San Diego school police officers want chief, 2 others put on leave amid time fraud allegations

A school police sergeant who officers say is dating the chief has been accused of stealing time from the district.
(U-T files)

For years the chief has dated a subordinate, officers say; that subordinate is accused by a department employee of falsifying time cards


San Diego Unified school police officers are calling for their chief, Alfonso Contreras, along with a captain and a sergeant to be placed on leave following allegations that the sergeant committed time card fraud with the captain’s knowledge.

The allegations — sent anonymously to district leaders earlier this year, apparently by an employee — raised concerns about a possible conflict of interest. Several officers in the small department say it is well-known that Contreras has been dating the sergeant, Jenifer Gruner, for years since before Contreras was named chief last year.

The district did not answer several questions from The San Diego Union-Tribune, saying it cannot discuss personnel matters.

“All allegations received by the district are taken seriously and investigated,” district spokesperson Maureen Magee said in a statement.

San Diego Unified is the only school district in the county that has its own police department. It employs about three dozen sworn officers, and Gruner, a 22-year veteran, is the sergeant in charge of the investigative unit.

In late March, a person who emailed the district outlined several allegations against Gruner in a message to school board members, district administrators and union leaders, with photos from inside the police department to support their claims.

The person accused Gruner of falsifying her time card — specifically claiming she was working from Sept. 8 to 9 when the person said she was actually attending a Notre Dame football game in Indiana.

The person also accused Gruner of having stolen more time since then — either showing up late or not showing up at all for work on several occasions.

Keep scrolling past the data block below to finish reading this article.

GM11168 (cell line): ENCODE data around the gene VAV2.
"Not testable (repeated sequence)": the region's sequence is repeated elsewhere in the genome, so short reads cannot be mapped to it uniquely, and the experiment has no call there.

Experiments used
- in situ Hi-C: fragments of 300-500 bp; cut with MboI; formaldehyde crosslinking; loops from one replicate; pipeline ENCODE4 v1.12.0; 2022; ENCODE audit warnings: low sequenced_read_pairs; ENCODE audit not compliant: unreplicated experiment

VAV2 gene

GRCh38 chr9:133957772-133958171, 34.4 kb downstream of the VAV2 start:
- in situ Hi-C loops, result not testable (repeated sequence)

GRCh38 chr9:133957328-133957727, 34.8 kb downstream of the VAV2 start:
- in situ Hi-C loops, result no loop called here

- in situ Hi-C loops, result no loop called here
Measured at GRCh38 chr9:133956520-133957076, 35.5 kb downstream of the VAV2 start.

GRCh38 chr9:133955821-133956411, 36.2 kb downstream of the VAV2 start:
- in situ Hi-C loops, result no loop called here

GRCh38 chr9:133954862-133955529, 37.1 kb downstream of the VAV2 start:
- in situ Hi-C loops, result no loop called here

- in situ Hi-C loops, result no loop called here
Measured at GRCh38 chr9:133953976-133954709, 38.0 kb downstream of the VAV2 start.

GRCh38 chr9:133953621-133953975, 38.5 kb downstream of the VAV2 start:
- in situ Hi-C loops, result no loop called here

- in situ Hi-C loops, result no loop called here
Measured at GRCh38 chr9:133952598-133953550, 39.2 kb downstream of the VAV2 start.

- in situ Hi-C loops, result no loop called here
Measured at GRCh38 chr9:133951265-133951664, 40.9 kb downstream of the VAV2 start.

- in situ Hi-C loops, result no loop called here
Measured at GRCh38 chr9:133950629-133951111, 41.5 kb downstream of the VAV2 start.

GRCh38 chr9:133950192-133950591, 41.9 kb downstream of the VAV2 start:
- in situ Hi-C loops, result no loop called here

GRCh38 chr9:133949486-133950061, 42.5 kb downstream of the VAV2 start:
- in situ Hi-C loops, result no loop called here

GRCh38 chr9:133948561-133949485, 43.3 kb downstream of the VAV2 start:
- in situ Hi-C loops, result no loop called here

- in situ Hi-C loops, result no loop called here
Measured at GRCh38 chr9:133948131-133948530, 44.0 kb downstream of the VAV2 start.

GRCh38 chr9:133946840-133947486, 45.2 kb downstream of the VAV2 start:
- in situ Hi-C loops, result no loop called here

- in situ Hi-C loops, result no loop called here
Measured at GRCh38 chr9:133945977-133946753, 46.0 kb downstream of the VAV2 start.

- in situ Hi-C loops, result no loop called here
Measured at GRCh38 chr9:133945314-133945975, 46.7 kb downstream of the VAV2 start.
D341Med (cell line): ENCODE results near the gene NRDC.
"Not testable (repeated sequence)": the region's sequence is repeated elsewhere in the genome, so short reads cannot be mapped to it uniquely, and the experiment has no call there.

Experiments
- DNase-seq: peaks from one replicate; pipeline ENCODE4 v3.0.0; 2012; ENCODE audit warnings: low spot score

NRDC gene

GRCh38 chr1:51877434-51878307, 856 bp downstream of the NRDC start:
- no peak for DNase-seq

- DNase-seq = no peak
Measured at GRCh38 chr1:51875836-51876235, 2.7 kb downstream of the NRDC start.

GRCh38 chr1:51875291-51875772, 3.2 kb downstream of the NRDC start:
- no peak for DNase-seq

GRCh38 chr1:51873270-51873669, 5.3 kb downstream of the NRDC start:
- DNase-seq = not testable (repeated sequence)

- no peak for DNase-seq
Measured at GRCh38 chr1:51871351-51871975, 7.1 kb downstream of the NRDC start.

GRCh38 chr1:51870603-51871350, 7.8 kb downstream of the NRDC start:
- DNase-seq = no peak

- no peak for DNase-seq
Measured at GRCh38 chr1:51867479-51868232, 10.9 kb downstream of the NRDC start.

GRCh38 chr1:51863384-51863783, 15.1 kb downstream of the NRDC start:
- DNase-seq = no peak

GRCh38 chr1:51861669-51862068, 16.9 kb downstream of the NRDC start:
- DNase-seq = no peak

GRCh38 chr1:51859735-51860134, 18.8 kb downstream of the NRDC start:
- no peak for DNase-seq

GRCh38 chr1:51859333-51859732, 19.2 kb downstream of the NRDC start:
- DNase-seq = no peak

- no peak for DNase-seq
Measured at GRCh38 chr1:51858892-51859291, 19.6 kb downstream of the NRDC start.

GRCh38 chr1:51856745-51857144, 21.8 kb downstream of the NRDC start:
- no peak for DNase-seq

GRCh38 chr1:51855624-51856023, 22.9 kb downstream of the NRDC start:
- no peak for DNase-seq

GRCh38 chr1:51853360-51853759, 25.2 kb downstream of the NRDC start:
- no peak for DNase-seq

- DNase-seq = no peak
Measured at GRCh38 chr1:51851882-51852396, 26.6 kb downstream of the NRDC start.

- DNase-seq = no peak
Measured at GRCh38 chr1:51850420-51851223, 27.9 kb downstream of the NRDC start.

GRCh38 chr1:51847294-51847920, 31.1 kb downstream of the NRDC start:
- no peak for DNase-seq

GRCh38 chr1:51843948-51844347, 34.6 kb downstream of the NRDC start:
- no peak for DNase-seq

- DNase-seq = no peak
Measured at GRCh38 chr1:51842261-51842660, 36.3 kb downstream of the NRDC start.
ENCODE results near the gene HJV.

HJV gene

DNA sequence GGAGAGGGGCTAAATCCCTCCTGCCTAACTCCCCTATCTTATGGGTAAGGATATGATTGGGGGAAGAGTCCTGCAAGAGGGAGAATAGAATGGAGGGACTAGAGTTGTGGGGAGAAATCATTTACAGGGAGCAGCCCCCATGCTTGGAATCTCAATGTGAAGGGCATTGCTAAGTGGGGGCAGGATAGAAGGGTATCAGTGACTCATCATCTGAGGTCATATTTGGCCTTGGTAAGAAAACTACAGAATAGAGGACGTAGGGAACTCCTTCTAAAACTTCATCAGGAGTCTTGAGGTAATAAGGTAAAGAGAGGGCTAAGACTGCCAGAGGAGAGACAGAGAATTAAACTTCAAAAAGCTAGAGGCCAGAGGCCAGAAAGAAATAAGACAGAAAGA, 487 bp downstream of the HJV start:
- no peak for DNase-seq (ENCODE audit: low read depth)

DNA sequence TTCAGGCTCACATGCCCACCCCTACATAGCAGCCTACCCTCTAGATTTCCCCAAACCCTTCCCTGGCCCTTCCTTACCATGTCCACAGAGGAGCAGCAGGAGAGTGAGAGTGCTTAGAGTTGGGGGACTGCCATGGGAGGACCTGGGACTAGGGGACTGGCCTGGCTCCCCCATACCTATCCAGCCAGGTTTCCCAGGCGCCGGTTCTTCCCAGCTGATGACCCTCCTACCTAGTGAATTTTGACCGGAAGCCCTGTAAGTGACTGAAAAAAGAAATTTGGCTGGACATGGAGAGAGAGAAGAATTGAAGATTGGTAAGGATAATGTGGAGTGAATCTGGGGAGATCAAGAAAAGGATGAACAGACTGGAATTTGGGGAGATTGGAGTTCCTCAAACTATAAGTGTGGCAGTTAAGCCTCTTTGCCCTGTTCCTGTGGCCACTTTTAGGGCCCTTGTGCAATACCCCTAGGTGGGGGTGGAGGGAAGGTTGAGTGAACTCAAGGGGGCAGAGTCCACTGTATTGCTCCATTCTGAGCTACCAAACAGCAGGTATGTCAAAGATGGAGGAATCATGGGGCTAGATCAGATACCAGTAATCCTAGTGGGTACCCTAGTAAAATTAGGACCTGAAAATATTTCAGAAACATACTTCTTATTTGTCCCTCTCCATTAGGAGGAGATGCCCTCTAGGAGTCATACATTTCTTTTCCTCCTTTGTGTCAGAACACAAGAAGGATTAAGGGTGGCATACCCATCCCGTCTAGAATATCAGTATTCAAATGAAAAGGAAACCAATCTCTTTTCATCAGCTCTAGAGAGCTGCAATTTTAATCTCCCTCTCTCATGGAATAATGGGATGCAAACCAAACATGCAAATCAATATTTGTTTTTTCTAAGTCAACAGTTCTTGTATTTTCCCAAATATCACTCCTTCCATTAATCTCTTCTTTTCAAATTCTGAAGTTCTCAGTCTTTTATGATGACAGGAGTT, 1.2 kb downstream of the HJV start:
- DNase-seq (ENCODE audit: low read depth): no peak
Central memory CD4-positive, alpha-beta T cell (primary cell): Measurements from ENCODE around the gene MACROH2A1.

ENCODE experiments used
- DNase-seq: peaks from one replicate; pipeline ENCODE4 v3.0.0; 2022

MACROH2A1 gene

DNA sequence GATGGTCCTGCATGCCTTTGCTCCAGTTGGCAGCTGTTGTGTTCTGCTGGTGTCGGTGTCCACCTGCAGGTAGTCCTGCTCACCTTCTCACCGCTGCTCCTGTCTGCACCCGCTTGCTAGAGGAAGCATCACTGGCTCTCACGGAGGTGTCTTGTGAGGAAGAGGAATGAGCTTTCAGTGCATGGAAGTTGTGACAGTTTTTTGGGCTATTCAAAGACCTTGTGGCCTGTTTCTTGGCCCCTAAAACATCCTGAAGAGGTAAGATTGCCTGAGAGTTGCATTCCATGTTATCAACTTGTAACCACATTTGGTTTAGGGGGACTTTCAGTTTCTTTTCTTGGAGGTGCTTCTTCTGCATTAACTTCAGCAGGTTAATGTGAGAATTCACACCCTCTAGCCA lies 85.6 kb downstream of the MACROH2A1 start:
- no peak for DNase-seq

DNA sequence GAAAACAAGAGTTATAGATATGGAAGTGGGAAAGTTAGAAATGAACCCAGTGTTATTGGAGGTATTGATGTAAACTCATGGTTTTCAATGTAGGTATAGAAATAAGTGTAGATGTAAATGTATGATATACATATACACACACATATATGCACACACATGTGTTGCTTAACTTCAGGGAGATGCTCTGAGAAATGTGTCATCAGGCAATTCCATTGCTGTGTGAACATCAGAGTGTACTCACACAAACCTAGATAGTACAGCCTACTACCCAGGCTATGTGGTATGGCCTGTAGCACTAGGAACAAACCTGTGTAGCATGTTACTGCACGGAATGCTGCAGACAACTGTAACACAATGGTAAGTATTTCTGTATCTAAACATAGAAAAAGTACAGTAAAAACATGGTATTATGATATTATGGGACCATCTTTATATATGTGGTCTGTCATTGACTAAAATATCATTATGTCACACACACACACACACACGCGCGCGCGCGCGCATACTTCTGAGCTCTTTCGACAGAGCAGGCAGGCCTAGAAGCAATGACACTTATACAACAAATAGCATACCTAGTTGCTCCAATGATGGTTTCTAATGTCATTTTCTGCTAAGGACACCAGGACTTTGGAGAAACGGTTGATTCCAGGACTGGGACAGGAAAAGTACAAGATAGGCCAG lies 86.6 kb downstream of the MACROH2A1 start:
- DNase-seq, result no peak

They alleged that Gruner’s supervisor — David Landman, who was promoted to captain last year under Contreras — has known when she is missing from work but has approved her time card anyway.

The person also mentioned Contreras’ relationship with Gruner, saying it had “evolved into clear favoritism for Sgt. Gruner by the chief, and has been (the case) for many years.”

Jeff Noble, a police consultant with experience in internal affairs investigations, said the allegations of time card fraud are serious — they cast doubt on employees’ integrity, honesty and credibility, which are core values in police work.

Ed Obayashi, a policing expert who teaches courses about internal affairs investigations, agreed. He said the allegations involve possible theft of public funds, which could amount to “felony conduct.”

Contreras, Gruner and Landman did not respond to several requests for comment.

School police officers have grown frustrated by what they see as inaction by the district.

At a meeting in mid-May, their union membership held a vote on whether to ask the district to put Contreras, Landman and Gruner on leave amid the allegations.

Nineteen union members voted to ask the district to put the trio on leave, and seven voted not to, meeting minutes showed. Members also rated department morale. Of the 25 members who voted on that question, 19 gave morale a grade of D or F.